Back in 1996 a young boy wrote a letter for school with predictions about the year 2016. Christopher Janitz was just nine years old and little did he know his mother would save that letter and present it to him on his 29th birthday.
Here at Paleofuture we love to look at past visions of the future, made by young and old alike. Kids tend to make the most optimistic predictions regardless of the era, (unless they’re from the 1970s, in which case they realized everything was going to be shit). And young Christopher’s predictions were really no different than that of other millennials.
The nine-year-old child of 1990s New Jersey predicted techno-utopian wonders like robot cops, hovercars, robo-cashiers, and computer-desks.
Twenty years from today it will be 2016 and there will not be cars that ride on the ground. The cars will float in the air. The schools won’t be made from blocks of stone. They will be made from metal and they will be in funny looking shapes. There will be robot policemen and cashiers and other kinds of people. There won’t be normal desk. The desks will be like a computer with weird kinds of pencils. In the 2016 I’ll be 29-years-old and my sister will be 32-years-old and my mom will be 63-years-old. Twenty years from today the New York Giants will win the Super Bowl and the Dallas Cowboys will never win the Super Bowl again in NFL history.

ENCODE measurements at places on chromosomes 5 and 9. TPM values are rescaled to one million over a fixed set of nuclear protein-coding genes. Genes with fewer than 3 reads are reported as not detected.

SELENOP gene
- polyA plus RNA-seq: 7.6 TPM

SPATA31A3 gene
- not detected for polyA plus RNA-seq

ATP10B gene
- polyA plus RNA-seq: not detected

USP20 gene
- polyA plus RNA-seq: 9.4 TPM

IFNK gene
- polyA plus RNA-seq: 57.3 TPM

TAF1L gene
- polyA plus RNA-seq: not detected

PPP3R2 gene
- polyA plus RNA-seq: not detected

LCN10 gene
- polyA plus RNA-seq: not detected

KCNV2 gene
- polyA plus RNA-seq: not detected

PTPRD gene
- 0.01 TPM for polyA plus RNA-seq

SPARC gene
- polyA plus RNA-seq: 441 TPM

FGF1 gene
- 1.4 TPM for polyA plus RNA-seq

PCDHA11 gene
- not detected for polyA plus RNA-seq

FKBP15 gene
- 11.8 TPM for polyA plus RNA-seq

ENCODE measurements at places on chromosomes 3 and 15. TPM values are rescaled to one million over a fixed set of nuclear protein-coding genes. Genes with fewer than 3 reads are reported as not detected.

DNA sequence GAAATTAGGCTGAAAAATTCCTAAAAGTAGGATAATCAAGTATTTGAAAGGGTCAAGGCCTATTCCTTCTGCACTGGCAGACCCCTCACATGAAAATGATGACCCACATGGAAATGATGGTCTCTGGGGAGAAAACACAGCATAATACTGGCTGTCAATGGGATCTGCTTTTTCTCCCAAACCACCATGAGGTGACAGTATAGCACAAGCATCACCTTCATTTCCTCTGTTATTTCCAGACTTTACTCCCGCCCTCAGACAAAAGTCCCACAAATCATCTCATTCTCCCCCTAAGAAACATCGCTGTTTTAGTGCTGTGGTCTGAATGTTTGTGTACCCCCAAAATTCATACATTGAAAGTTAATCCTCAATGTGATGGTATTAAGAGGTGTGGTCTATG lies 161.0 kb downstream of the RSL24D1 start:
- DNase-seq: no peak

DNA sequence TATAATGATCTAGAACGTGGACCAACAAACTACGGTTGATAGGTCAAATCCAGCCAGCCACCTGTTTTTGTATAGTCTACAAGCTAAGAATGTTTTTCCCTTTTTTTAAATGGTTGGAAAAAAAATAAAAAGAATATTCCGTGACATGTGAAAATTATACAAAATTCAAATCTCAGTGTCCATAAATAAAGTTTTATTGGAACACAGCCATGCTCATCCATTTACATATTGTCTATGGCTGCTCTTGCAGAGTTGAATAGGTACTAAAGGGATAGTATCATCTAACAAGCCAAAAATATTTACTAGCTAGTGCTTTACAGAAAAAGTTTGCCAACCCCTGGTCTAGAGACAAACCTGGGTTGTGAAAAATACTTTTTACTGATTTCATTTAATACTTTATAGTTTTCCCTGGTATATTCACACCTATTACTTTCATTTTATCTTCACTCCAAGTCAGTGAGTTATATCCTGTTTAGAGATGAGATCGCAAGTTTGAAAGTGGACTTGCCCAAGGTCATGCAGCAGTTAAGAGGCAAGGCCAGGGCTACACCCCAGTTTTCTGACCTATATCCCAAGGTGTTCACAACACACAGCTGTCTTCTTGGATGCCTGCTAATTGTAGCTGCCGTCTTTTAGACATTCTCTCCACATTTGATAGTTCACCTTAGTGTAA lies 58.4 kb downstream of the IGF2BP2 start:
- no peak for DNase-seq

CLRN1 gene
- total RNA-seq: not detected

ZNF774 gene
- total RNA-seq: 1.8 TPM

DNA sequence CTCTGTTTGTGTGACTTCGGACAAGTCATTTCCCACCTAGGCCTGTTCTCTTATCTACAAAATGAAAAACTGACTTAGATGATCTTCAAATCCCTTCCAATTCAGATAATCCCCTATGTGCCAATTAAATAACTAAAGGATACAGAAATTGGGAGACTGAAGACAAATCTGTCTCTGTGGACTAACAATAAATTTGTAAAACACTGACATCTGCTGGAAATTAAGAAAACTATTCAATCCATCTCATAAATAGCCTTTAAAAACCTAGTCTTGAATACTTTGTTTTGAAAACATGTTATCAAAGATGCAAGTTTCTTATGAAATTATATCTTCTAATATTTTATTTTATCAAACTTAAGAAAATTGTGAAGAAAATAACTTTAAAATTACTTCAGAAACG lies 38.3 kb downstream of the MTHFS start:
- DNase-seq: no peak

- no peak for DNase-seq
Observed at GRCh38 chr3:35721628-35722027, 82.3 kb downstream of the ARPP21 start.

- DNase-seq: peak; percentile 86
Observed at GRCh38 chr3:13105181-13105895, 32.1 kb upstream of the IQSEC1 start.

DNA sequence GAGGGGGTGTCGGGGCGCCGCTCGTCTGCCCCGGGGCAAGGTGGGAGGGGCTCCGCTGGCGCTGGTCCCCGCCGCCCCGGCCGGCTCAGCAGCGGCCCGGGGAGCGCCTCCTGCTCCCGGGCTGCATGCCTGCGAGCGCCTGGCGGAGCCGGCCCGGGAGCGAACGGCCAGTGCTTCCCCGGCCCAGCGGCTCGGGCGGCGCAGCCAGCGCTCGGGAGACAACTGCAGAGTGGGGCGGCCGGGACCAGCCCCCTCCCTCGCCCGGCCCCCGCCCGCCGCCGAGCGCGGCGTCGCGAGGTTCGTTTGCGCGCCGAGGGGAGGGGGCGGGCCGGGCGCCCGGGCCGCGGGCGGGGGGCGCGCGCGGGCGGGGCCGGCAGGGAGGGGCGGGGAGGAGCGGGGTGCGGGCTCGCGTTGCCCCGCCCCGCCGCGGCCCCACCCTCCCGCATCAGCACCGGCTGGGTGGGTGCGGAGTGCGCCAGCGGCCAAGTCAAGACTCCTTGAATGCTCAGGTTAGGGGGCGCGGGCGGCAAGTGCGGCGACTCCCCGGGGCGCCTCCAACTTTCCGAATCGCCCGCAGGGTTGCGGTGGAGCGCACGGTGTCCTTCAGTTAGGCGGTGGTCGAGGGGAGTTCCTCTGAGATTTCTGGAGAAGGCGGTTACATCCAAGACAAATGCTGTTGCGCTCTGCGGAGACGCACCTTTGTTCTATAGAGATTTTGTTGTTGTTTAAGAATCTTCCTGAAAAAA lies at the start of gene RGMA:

We can’t fault little Christopher for being so wrong about hovercars and funny looking schools. He was just a kid. But the most interesting thing about the predictions is how modern day 29-year-old Christopher thinks he did.
“I’m most surprised at how some of the ideas I had as a kid ended up coming true,” he told ABC News. “We have automated or ‘robot’ cashiers when you head to the grocery store and do self-checkout. I’m a designer who works on a computer all day and owns an iPad with a stylus, so that little bit came true, too!”
Every prediction from the past is a bit of a Rorschach test. Whenever we publish visions of tomorrow from decades ago, people easily see what they want to see. We can stretch definitions to make predictions conform to what we’d like them to say. But nobody can predict the future with certainty. Least of all a nine-year-old kid.
While it’s fun to look back at predictions like this, let us never forget: Kids are dumb. Sometimes adorably so. But they’re still dumb. And we won’t hold that against them.